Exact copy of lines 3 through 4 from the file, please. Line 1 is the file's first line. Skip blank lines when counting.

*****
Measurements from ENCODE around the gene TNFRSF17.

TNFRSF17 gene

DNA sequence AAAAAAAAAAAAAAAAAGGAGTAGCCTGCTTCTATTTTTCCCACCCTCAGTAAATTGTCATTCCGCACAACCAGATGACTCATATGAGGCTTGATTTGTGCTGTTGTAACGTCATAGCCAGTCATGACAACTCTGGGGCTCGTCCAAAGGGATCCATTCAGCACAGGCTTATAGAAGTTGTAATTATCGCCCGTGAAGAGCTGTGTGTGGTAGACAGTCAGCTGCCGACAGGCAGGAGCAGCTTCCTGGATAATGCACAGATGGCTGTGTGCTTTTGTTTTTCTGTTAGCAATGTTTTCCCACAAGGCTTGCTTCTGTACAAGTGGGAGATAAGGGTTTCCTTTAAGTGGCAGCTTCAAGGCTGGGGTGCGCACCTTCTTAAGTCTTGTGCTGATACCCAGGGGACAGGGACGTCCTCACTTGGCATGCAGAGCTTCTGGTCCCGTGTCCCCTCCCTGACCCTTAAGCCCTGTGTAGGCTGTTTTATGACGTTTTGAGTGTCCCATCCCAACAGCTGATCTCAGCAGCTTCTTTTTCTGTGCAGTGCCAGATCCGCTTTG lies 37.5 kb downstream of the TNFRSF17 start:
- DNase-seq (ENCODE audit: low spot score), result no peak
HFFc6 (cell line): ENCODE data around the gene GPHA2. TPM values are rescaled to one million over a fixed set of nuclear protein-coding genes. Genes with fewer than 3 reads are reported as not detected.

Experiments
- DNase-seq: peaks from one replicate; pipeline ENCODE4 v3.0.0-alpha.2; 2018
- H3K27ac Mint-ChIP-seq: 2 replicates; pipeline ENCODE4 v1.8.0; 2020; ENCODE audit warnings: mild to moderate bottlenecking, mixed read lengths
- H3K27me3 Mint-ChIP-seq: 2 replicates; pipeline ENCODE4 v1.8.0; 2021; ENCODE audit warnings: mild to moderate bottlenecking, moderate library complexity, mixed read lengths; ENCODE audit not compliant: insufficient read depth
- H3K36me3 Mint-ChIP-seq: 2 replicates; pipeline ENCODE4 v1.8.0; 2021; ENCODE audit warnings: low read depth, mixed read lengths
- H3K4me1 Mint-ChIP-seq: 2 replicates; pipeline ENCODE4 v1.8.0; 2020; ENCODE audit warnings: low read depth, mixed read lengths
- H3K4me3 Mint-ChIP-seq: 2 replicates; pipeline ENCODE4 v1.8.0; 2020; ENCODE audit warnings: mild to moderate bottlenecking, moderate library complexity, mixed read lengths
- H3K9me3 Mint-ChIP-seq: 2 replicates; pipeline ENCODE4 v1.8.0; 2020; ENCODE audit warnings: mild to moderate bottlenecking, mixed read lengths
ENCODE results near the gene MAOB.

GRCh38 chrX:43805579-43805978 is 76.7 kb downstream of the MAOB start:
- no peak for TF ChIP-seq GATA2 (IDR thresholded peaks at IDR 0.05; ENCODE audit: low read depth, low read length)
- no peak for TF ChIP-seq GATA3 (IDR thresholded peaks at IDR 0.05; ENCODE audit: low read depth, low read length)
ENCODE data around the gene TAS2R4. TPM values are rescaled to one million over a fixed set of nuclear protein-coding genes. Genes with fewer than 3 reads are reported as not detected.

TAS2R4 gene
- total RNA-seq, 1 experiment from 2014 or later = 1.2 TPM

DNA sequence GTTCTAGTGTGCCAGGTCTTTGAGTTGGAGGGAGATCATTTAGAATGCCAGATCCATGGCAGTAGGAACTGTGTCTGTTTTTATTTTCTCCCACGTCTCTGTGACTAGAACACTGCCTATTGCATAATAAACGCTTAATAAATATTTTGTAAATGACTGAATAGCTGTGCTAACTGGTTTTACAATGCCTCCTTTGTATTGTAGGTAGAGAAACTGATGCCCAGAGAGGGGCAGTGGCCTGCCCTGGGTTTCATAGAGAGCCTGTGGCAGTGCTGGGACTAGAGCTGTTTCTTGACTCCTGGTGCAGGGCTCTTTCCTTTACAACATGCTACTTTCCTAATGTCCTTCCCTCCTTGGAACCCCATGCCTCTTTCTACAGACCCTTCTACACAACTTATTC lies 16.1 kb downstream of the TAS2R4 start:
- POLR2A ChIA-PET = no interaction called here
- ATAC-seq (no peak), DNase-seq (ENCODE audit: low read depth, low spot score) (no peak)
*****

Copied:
DNA sequence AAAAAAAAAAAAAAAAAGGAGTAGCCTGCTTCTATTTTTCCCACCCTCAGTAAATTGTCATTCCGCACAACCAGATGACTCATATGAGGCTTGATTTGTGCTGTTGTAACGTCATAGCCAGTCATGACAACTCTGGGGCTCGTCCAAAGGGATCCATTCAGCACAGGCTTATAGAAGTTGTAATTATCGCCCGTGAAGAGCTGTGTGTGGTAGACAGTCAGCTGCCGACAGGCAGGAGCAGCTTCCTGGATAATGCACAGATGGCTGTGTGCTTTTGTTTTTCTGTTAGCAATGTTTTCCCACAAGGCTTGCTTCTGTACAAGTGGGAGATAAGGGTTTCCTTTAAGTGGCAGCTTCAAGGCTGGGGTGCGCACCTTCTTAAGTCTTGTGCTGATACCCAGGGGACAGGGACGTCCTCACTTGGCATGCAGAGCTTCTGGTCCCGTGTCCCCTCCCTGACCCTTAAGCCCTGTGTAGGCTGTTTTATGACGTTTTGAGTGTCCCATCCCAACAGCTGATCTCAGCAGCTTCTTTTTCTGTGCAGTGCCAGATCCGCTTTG lies 37.5 kb downstream of the TNFRSF17 start:
- DNase-seq (ENCODE audit: low spot score), result no peak